Eugene, OR – TRI President, Rick Olson, announces that the Tile Roofing Institute (TRI) joins with the Florida Roofing Contractors Association (FRSA) in encouraging Florida homeowners to hire only Florida licensed and insured roofing contractors for upcoming storm damage repairs.
The TRI is a long time sponsoring member of the Roofing Industry Committee on Weather Issues (RICOWI). The RICOWI organization provides valuable field investigation programs on both wind and hail events to better understand the actual performance of roof assemblies.
RICOWI, Inc. has announced deployment of research teams to the… Read more
RCAT Provides Training and Voluntary Licensing
As they say, everything is bigger in Texas. The homes are big, and roofing them is a challenge. Roof pitches are steep; spires and dramatic architectural details are common. And then there is the weather: heat like Phoenix, rain like Florida, high wind, occasional tornadoes,… Read more
The Tile Roofing Institute will be participating in the Carolinas Roofing and Sheet Metal Contractors Association (CRSMCA) Mid-Winter Expo at the Columbia Metropolitan Convention Center in Columbia, South Carolina, January 19th – 21st. For more information about the event go to: www.crsmca.org/roofing-expo.html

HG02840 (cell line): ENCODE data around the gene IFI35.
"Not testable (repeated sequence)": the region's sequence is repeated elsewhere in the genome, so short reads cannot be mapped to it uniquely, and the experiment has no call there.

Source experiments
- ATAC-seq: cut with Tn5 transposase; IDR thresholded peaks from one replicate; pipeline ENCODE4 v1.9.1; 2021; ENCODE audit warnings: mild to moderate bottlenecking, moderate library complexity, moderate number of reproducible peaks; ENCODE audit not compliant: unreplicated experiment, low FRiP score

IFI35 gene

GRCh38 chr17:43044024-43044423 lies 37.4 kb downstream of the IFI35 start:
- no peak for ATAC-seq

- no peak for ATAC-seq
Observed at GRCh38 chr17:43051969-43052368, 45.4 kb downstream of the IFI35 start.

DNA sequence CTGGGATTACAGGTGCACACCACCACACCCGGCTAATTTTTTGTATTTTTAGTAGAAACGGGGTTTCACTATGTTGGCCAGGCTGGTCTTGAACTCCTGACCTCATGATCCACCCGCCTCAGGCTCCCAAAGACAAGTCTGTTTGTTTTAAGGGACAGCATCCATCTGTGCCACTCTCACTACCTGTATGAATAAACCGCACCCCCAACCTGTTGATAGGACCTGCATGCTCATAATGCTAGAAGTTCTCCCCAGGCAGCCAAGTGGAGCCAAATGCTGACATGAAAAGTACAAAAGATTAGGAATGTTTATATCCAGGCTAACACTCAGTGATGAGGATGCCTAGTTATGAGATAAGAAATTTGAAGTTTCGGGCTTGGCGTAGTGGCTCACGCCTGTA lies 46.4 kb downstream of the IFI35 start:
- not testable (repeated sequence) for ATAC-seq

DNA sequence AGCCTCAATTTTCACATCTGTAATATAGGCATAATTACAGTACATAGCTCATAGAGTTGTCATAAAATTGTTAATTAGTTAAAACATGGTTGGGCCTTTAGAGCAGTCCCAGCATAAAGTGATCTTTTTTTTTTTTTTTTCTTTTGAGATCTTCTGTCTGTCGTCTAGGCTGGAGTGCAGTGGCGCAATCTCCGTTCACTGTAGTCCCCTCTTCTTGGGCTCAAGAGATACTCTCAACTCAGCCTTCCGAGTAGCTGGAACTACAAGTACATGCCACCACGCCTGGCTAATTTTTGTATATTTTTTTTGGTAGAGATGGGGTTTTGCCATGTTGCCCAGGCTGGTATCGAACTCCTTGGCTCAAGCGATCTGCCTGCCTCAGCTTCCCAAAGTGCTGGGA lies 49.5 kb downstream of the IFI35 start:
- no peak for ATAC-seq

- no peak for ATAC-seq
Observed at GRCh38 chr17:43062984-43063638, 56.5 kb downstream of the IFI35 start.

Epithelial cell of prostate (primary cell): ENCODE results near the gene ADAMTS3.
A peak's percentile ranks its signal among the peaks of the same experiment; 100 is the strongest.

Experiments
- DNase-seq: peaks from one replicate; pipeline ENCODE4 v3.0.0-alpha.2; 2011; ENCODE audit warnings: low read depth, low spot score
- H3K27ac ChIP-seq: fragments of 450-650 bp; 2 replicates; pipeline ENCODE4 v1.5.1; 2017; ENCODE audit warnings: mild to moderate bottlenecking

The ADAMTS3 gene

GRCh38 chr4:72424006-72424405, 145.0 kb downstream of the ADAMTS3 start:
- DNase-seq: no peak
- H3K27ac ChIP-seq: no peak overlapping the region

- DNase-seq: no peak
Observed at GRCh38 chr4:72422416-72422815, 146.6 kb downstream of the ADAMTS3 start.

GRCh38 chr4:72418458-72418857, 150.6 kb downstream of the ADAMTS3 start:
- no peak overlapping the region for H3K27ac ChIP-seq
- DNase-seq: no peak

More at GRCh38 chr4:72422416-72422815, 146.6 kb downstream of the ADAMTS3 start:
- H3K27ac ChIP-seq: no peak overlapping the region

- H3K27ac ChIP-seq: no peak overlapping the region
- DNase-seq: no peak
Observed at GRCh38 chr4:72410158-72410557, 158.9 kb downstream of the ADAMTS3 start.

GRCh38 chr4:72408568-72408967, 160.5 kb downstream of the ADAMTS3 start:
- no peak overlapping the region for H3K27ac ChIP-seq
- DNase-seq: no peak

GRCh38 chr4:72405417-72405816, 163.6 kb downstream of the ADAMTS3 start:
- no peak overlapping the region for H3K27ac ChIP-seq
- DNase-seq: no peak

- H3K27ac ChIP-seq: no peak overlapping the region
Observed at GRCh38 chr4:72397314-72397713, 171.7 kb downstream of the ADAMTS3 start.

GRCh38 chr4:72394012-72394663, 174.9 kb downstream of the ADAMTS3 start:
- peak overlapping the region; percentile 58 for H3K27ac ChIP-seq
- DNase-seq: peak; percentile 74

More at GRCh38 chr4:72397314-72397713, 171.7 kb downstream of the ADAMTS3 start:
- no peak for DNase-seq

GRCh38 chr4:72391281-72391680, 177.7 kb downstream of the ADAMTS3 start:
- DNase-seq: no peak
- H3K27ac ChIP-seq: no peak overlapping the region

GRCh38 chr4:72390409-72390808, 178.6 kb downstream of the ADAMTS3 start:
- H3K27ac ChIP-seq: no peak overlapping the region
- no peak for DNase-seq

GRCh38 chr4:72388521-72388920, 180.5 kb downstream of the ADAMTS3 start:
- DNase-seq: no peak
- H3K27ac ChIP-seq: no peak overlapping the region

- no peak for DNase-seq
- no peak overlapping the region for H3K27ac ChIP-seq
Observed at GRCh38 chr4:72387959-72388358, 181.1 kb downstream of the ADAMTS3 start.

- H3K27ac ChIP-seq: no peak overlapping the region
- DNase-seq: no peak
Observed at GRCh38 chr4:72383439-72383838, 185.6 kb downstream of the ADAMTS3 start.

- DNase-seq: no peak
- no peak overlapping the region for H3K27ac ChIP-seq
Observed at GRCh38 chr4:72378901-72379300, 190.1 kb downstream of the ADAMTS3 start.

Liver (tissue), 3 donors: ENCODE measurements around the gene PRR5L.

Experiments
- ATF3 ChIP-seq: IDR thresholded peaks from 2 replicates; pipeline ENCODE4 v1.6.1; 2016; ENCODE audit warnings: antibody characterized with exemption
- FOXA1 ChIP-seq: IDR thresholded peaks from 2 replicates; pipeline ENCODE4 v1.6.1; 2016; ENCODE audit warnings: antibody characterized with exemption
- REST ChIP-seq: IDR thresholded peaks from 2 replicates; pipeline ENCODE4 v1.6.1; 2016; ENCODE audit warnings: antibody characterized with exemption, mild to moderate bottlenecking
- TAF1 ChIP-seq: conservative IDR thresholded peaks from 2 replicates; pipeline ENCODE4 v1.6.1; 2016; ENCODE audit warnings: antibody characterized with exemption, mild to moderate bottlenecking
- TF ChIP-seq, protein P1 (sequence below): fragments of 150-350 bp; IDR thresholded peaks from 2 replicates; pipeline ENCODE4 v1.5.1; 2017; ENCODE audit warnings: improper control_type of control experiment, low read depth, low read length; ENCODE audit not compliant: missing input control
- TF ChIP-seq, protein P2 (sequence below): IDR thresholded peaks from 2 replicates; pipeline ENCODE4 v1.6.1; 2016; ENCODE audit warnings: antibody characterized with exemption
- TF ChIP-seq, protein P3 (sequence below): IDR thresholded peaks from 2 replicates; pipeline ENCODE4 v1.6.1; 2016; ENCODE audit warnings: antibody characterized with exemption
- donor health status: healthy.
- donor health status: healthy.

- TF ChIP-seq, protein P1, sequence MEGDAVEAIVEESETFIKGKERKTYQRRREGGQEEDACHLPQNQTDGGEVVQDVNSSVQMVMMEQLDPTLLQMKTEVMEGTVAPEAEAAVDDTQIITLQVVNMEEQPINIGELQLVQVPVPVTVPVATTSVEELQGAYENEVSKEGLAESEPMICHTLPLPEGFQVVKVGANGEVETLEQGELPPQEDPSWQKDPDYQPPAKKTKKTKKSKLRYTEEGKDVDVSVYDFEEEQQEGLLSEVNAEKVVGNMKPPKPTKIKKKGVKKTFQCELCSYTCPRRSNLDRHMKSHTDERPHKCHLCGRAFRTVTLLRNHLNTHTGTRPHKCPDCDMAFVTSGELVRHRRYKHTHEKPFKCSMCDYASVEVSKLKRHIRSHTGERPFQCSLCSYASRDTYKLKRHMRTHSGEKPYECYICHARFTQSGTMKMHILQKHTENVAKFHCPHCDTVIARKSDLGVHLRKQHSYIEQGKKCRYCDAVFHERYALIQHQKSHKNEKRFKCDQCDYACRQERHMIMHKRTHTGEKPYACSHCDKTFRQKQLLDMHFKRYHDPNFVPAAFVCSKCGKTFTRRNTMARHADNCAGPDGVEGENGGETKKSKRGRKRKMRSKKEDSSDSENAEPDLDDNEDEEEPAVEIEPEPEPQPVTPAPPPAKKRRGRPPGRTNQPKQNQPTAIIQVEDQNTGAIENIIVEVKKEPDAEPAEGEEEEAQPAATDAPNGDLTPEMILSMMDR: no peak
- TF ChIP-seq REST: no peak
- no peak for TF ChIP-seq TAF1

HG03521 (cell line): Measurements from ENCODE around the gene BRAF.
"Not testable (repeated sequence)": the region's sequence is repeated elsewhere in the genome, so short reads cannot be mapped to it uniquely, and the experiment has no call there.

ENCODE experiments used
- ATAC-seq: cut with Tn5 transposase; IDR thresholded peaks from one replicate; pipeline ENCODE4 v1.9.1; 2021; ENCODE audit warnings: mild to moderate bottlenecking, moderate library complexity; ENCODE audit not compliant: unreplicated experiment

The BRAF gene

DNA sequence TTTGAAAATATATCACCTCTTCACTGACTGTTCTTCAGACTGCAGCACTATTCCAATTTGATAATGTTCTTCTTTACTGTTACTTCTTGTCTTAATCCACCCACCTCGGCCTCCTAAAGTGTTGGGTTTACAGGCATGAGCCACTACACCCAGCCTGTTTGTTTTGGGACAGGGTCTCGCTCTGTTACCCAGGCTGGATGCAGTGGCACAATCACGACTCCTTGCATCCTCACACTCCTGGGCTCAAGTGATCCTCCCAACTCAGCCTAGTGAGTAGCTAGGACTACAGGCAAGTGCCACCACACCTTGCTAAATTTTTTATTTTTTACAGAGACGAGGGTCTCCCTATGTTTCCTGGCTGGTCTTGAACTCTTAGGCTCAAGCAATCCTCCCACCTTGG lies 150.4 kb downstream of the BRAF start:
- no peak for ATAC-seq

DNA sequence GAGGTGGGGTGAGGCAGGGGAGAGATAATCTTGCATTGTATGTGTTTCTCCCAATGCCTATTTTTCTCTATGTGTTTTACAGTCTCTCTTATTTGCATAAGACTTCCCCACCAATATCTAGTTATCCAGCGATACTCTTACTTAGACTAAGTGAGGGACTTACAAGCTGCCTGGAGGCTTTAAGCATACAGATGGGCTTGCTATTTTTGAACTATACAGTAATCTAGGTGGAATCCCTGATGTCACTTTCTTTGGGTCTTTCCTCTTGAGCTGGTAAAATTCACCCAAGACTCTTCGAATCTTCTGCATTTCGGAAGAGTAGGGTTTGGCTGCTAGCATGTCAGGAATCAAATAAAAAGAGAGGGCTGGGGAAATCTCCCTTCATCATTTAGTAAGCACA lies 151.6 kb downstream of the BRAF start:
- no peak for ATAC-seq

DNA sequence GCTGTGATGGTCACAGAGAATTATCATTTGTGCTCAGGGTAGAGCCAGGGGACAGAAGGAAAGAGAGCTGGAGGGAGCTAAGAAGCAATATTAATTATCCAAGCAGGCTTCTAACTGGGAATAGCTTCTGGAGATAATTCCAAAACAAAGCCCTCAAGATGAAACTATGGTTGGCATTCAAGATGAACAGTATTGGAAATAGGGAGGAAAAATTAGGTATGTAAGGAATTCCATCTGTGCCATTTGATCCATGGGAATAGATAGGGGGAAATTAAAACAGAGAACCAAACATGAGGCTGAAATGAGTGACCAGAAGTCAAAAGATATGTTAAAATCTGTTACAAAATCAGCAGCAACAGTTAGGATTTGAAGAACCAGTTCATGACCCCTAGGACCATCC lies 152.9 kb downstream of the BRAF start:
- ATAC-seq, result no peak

The TRI in conjunction with the FRSA are excited to announce the approval and release of the new revised 5th Edition of our FRSA/TRI Concrete and Clay Roof Tile Installation Guide for Florida
. This new edition is now formally approved by the FBC and provides a more concise and… Read more
The severity of weather conditions varies greatly across the United States. Severe wind in Florida is “normal”. Severe cold in Chicago, blazing heat in Phoenix? Normal. Drizzle in Seattle? Depressingly, consistently normal. But what if you install tile in a climate with very little rain, rare wind dustups and minimal… Read more
The Tile Roofing Institute’s (TRI) President, Richard Olson provided formal testimony on April 2 at the U.S. Department of Labor on the Occupational Safety and Health Administration’s (OSHA) proposed rule to amend its existing standards for occupational exposure to respirable crystalline silica.
Read more here.